The pandemic highlighted the unsustainability and unethical practices of the fashion industry in India, leading many consumers to seek homegrown eco brands. Doodlage places zero-waste and upcycling at the core of its model, catering to a growing demand for secondhand clothing and one-of-a-kind style.
Value-driven Indian consumers are turning to locally-made and socially-minded products purchased via e-commerce. Phool, a company ‘flowercycling’ floral waste found in the Ganges, is blending environmental activism with social empowerment to reach impact-focused online shoppers.
Price is often highlighted as the main driver behind fashion choices. In spite of people’s desire to shop eco-friendly, there’s a high barrier to entry for most ethical brands. Is fashion resale a way to ensure greater eco access, or is the second-hand market causing more problems than it solves?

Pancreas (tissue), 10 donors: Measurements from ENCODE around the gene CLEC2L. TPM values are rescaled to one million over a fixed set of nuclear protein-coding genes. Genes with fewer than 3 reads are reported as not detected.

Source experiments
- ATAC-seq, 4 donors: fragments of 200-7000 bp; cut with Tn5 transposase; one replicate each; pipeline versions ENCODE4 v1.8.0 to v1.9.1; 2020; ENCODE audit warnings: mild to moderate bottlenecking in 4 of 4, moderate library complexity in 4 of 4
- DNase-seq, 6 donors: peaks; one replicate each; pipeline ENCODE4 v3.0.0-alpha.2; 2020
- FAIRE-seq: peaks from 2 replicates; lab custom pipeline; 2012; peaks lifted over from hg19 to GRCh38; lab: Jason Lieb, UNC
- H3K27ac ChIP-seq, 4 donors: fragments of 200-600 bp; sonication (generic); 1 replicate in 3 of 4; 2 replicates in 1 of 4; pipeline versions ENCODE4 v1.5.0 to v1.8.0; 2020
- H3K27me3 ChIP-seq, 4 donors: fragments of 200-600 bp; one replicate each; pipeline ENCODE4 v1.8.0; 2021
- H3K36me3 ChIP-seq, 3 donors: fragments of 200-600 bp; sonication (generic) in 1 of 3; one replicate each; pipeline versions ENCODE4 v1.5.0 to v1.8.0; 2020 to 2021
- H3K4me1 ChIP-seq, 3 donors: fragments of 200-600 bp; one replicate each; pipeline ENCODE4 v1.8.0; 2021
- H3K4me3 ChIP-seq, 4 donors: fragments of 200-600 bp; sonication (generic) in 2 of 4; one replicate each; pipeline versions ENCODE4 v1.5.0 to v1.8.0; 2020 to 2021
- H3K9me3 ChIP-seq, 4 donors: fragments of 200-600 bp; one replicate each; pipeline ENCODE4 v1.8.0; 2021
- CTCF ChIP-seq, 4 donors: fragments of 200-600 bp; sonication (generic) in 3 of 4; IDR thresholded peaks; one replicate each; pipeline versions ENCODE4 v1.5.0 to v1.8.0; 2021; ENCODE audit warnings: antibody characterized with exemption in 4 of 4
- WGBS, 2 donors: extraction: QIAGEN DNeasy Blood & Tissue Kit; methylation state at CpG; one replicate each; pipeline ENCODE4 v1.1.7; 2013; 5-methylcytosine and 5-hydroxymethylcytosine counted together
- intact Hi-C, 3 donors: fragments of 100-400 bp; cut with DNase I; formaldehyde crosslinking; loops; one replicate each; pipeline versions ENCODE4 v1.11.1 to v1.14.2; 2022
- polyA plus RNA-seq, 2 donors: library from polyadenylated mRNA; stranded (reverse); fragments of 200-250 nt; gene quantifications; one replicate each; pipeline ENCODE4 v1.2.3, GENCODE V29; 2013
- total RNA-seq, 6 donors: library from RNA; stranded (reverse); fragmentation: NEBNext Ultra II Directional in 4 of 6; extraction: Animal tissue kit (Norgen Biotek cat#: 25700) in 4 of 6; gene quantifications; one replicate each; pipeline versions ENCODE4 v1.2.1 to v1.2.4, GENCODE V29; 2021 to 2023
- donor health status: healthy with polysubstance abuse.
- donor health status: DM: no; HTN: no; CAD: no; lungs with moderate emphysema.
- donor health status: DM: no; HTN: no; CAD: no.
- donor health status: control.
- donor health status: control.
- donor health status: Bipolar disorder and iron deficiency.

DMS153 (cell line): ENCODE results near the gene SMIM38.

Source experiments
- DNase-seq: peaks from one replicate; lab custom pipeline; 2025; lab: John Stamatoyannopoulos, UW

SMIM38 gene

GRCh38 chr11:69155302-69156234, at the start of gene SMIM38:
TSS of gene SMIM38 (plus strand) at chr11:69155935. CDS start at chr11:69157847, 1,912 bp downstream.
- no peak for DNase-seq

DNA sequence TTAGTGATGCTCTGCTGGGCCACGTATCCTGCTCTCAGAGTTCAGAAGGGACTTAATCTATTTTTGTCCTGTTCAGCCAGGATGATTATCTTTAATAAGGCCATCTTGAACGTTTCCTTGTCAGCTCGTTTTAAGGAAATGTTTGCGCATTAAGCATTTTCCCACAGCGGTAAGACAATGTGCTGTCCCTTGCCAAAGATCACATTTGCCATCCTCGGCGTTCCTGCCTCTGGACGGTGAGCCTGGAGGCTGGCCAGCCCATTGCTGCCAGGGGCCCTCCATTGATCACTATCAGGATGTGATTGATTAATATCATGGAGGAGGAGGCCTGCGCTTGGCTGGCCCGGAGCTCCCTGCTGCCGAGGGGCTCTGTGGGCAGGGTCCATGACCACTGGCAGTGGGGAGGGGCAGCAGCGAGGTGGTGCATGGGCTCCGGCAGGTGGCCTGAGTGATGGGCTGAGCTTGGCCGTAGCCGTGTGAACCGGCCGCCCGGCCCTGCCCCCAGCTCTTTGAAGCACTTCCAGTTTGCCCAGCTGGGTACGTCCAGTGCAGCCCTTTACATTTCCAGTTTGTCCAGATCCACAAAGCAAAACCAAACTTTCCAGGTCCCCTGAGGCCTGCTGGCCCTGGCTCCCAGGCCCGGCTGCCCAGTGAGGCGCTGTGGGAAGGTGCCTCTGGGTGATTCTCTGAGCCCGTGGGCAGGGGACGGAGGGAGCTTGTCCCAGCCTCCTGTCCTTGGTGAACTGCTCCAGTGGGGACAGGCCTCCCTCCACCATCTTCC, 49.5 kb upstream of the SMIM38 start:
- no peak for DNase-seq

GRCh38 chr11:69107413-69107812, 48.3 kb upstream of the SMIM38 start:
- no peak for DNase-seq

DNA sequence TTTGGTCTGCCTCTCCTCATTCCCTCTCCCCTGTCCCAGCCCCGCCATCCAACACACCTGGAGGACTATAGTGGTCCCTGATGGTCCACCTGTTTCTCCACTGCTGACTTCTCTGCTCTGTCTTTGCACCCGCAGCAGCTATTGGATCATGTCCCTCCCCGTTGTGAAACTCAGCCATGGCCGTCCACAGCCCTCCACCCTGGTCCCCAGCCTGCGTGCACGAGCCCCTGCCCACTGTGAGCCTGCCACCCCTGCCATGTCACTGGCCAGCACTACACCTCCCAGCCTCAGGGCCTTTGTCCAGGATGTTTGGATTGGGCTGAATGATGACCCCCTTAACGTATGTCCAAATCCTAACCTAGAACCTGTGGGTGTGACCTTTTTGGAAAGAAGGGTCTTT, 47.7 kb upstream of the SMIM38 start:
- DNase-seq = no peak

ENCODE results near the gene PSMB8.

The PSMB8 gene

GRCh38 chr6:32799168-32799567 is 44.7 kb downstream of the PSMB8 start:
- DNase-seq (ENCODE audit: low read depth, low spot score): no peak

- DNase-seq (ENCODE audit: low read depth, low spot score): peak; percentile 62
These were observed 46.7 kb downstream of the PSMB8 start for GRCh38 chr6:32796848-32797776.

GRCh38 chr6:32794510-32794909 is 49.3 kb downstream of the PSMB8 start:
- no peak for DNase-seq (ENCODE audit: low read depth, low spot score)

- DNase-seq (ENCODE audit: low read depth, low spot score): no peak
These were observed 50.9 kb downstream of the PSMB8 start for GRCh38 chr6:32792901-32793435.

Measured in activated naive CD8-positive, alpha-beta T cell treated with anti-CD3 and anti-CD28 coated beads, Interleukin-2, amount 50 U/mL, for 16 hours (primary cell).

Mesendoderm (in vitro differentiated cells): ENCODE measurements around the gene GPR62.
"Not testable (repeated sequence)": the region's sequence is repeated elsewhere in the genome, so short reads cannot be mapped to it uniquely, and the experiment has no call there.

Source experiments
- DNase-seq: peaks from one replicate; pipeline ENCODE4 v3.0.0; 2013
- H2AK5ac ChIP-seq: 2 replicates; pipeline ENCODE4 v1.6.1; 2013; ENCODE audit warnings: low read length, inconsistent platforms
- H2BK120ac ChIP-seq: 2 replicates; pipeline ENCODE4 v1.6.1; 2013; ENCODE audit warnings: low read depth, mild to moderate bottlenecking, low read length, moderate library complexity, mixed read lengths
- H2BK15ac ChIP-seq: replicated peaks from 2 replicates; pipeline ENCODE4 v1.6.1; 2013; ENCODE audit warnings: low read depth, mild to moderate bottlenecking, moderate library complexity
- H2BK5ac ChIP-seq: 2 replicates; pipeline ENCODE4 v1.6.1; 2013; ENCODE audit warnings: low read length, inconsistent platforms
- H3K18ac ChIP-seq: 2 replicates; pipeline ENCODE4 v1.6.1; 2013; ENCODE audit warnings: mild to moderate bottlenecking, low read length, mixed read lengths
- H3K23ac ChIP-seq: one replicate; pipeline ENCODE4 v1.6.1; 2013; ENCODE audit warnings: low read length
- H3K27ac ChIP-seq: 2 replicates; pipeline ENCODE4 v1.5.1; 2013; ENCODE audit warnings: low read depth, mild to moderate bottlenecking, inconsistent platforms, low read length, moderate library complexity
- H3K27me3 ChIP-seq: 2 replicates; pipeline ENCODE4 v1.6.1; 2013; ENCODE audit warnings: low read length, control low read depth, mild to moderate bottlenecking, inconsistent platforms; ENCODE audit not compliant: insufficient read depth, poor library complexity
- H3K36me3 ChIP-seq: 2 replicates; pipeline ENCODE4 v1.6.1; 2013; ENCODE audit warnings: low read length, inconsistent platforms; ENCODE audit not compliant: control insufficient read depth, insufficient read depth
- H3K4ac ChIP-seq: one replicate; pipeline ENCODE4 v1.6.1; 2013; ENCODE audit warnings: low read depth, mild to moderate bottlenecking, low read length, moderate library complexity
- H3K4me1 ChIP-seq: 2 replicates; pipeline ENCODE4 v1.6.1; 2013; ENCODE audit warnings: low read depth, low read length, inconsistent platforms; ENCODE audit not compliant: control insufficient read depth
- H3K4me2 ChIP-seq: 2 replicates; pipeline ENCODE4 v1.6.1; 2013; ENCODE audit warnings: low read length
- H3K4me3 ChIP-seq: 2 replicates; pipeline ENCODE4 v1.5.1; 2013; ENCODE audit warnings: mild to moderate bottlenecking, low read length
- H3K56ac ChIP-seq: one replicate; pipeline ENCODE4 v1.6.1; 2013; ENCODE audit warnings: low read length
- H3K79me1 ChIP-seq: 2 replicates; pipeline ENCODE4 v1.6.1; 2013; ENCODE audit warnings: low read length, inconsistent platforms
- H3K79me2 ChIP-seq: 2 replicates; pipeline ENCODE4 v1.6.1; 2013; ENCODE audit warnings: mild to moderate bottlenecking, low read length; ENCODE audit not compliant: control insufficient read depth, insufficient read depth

Second-hand fashion has dusted off any remaining mothballs, with online platforms, charity shops, and auction houses catering to frugal fashionistas. While the industry is often called out for fast-fashion waste, how can brands encourage timelessness? And can thrifted threads be luxury items?
Thrift sellers on TikTok are making a jump into the real world and launching nostalgic brick-and-mortar stores in New York. In a near-saturated and growing resale market, these sellers see experiential physical retail as a way to stand out, catering to the sentimental needs of Gen Zer consumers.